Joe Biden and Obama 'humiliated' by Israel? Well, not exactly.
Commentators have called Israel's announcement of new settlement construction in East Jerusalem during Vice President Joe Biden's visit a humiliation. But the Palestinian leadership still appears willing to give talks a chance.
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"Netanyahu prides himself on his decades-long relationship with Biden, but managed to destroy it Tuesday night when Israel spat in the vice president's face," the influential intelligence and security columnist Avi Isacharoff wrote in Israel's left-leaning Haaretz newspaper. "(Defense Minister Ehud) Barak and Netanyahu's grave explanations, that they "didn't know," "didn't hear," didn't see" each time a new plan is approved for construction, (or on the flip side, demolition) in East Jerusalem - see Sheikh Jarrah, Silwan and more - are dwarfed by the current embarrassment caused to the American administration."
Even the right-leaning and generally pro-settler Jerusalem Post described the settlement announcement as a blunder in an editorial.
After describing a visit that had gotten off to a dream start from the Israeli perspective, with Biden saying Israel had "captured my heart," the paper explained how the mood quickly soured. "In a staggering example of diplomatic obtuseness, the Interior Ministry’s Jerusalem Regional Planning and Construction Commission announced the approval of 1,600 additional housing units in Ramat Shlomo ... inside the sovereign city limits, but squarely over the pre-1967 Green Line," it wrote. "Biden and his wife Jill arrived over an hour late to dinner with Netanyahu and his wife Sarah on Tuesday night. And when they finally did show up, they brought with them what constituted a major league castigation."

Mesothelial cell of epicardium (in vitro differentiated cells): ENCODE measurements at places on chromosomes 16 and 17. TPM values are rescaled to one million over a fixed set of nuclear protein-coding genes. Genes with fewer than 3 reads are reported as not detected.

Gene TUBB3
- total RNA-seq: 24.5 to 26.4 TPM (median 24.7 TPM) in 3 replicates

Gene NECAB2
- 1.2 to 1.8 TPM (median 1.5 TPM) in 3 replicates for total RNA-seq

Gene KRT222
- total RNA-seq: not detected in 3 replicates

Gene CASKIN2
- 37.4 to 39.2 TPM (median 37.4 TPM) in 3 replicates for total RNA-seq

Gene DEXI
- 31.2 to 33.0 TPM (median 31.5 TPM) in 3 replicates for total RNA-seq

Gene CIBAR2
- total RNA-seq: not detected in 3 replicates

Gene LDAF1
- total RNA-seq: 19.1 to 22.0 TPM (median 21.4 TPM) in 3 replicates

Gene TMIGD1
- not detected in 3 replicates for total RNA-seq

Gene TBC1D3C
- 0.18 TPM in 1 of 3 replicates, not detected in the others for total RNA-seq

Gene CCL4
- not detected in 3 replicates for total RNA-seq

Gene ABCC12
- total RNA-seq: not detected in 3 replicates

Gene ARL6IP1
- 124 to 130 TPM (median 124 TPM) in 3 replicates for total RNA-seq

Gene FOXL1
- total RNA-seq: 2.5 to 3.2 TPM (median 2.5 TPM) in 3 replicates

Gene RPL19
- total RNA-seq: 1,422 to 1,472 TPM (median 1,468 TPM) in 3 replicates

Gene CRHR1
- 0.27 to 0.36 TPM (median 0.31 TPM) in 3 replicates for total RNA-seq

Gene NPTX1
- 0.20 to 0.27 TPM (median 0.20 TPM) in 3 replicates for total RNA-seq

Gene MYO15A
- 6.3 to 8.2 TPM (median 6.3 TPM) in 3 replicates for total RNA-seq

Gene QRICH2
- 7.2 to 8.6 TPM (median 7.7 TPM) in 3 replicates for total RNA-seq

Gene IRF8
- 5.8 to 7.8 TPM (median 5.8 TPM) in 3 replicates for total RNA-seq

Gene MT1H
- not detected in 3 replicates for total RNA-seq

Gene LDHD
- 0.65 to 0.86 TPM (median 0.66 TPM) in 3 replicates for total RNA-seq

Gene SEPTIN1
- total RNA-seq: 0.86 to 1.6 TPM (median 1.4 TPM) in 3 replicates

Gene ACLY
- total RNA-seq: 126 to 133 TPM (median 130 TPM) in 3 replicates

That may be so. But the big prize that Biden was dispatched to secure – restarted peace talks – seems secure for now. Palestinian President Mahmoud Abbas was upset about the construction ahead of a meeting with Biden in Ramallah on the West Bank on Wednesday, but indicated that plans for resumed talks will go forward.
Still, the incident demonstrated the political clout the settler movement continues to wield in Israel and the hot-button issue of continuing Israeli construction in East Jerusalem, which the Palestinians believe is an Israeli attempt to create facts on the ground that will deprive them of the place they eventually hope to place their capital.
Ynetnews, the English-language service of Yedioth Ahronoth, Israel's largest circulation Hebrew daily, carried a brief story this week illustrating that at least some of the ultra-orthodox settlers are not amenable to compromise.
Ynet described ultra-orthodox settlers in the still largely Palestinian East Jerusalem neighborhood of Sheikh Jarrah celebrating the Jewish holiday of Purim on March 1 with songs of praise for Baruch Goldstein, the Israeli settler who murdered 29 unarmed Palestinians at the Cave of the Patriarchs in Hebron in 1994.
"Dr. Goldstein, there is none other like you in the world. Dr. Goldstein, we all love you … he aimed at terrorists' heads, squeezed the trigger hard, and shot bullets, and shot, and shot," Ynet reported.